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Clash of Giants: Civil War» Forums » Rules

Subject: Formation vs Division? rss

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Wilhelm Fitzpatrick
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I'd like to clarify my assumptions around the terms Formation and Division as used in the rules.

(a) Most of the rules talk about Formations. My understanding is that a Formation is a group of counters with similar badging (the left side colored stripe in the case of Bull Run) that has a matching Command chit that can be put in the cup. Is this correct?

(b) The stacking rules however say that units can only stack by Division. I haven't found many other references to Division in the rules. My assumption is that in this case, Formation is the same as Division. Is this correct?

(c) I also noticed in Bull Run that the brown IX Corps units all have the same color stripe, and a single command chit for the cup, but some of the stripes have different names on them. Can these units all stack together?

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Bel Riose
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Hello,

You bring up a good question. I picked this game up last week and am soloing my way through Bull Run.

My answers to your questions:

(a) Yes, you are correct.

(b) I don't think you are correct. There are several Corps (both Union and Confederate) which have more than one Division. In these cases, I interpret the word "Formation" to refer to all the separate Divisions (which are in turn broken down into Brigades) which make up the entire Corps. However, the Rules do distinguish between a "Formation" and a "Division" -- see below.

(c) I don't think so. If you look at the Rules of Play, page 3, section 3.2.1, you'll see that the name along the left-most side of the unit counter is the DIVISION name, and the smaller name next to it (the name that you can barely read...I can hardly read it, anyway) is the BRIGADE name.

In the example given in the Rules, the unit shown is "Armisted's (that's the tiny name you can hardly read) Brigade of Pickett's (the name along the left-most side of the unit) Division of the Army of Northern Virginia's I Corps." I Corps is the "Formation."

Think of it this way: a Corps = 2+ Divisions; a Division = 2+ Brigades. So a Corps = 4+ Brigades.

To answer your specific question: IX Corps is made up of three Divisions (Reno, Stevens, and Kanawha) and 6 Brigades (Ferrero, Nagle, Christ, Farnsworth, Leasure, Scammon). These 6 separate brigades are, for all practical purposes, the IX Corps "Formation."

I read rule 7.2 (Stacking Limits) to mean that Brigades of each Division can only stack with Brigades of the same Division. For IX Corps, this means that unless the "Exception" requirements of 7.2 are met, Reno's Brigades (Ferrero, Nagle) can only stack with each other. Ditto for the three Brigades comprising Stevens' Division. Since there's only one Brigade in Kanawha's Division, it will never stack with anyone, since it will never meet the "Exception" requirements of 7.2.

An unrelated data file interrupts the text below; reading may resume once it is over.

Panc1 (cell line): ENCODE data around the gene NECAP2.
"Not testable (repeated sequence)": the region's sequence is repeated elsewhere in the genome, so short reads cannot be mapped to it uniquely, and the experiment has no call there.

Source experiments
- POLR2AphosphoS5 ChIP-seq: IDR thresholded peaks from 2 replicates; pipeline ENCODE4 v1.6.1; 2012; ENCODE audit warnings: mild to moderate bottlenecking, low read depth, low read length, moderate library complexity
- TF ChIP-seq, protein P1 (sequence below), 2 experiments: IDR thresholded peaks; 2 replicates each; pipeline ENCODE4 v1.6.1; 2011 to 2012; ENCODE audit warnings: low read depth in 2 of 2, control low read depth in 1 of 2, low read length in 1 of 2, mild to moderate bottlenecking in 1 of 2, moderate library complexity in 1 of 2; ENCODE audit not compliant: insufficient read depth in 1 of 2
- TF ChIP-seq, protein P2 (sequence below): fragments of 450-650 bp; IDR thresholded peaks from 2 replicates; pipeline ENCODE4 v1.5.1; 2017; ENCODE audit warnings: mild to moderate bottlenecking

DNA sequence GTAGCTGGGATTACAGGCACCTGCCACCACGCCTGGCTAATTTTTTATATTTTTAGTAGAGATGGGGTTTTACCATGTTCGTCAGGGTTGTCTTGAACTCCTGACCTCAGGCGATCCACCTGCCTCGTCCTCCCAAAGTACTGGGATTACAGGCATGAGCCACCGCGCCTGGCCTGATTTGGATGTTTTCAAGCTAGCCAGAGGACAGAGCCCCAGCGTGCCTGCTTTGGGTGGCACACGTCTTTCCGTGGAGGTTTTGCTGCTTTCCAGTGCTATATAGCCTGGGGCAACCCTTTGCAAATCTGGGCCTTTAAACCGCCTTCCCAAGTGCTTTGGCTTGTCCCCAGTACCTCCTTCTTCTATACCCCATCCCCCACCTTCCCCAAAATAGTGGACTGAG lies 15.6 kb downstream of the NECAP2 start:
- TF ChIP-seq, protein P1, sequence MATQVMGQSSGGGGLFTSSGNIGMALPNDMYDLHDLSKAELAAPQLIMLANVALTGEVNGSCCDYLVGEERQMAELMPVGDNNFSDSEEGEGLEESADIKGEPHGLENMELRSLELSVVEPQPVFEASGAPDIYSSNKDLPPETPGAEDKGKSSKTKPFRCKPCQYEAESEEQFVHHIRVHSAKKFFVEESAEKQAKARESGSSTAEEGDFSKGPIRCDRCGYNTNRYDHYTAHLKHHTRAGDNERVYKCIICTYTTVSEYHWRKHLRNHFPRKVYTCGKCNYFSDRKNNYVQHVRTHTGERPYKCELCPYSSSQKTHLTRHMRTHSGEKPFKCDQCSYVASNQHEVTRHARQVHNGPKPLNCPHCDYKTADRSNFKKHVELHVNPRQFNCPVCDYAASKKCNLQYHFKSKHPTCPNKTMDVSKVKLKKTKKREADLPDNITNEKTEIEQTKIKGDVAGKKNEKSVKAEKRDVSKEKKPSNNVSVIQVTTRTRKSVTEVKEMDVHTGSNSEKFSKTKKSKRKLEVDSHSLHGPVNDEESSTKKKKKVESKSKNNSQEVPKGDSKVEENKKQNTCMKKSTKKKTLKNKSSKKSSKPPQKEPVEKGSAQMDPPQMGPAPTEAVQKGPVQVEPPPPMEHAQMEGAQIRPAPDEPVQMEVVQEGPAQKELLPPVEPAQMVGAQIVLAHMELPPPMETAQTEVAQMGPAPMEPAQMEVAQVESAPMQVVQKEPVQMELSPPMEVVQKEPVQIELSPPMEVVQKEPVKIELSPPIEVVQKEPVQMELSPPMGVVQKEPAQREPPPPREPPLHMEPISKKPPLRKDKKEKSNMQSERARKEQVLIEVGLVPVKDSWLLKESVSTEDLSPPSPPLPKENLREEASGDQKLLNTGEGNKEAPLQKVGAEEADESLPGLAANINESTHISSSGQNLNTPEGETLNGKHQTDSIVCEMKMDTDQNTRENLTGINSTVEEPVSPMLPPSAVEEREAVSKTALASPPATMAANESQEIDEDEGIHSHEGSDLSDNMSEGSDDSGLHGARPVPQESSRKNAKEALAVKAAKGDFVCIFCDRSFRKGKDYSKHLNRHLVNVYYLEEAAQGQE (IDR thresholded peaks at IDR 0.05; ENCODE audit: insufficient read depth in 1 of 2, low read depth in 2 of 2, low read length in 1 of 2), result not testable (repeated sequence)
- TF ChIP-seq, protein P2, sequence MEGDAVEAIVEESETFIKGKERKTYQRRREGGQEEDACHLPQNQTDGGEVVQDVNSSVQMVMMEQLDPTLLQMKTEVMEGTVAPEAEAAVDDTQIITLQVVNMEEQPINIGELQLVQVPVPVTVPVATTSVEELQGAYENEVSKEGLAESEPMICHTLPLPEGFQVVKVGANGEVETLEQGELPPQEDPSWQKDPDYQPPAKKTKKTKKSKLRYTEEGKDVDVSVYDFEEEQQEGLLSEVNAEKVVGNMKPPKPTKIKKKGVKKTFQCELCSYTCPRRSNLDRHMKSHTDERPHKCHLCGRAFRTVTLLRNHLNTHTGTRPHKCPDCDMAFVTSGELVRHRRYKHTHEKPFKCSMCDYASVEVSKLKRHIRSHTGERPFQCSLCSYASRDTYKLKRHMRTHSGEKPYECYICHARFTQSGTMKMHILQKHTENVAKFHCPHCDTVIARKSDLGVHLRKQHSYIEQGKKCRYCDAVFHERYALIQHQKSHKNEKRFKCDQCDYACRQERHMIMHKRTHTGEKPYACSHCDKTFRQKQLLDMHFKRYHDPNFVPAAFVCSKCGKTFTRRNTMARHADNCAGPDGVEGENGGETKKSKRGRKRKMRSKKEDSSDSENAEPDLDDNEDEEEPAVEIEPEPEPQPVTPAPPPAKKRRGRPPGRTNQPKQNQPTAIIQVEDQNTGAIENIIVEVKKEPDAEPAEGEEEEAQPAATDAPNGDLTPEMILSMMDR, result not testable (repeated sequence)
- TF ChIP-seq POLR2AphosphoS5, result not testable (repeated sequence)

The same stacking rule would, of course, apply to every other Brigade in the game.

I think the game design idea here is that except in unusual circumstances (see the "Exception" portion of 7.2), the Brigades of a Division would remain together and not get intermingled with the Brigades of another Division. And remember, in this game, each infantry unit = a Brigade. I believe this is why the Rules emphasize (with italics) the word "Divisional" in 7.2.

Just my take on these questions -- I'm happy to be corrected if I'm misreading anything.
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John Ellsworth
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Bel is correct with the rules as written. Unfortunately, a number of the playtest games used the more liberal stacking by Formation rather than by Division, and several of the examples of play therefore show illegal stacking. But there is a difference between them... Formations relate to the units which can be activated together, which sometimes will mean more than one division will be part of the same Formation. Although they activate together, elements from different divisions cannot stack together.
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Was George Orwell an Optimist?
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Randy Weston - The Spirits of Our Ancestors
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There were significant differences in the organization schemes of the two armies. Union divisions were smaller, averaging half the size of Confederate divisions. I'd think that might make stacking by division an awkward choice for a stacking metric. See here for more background info on organization: Design Blog entry for Guns of Gettysburg
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Wilhelm Fitzpatrick
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Thanks for the clarification.
 
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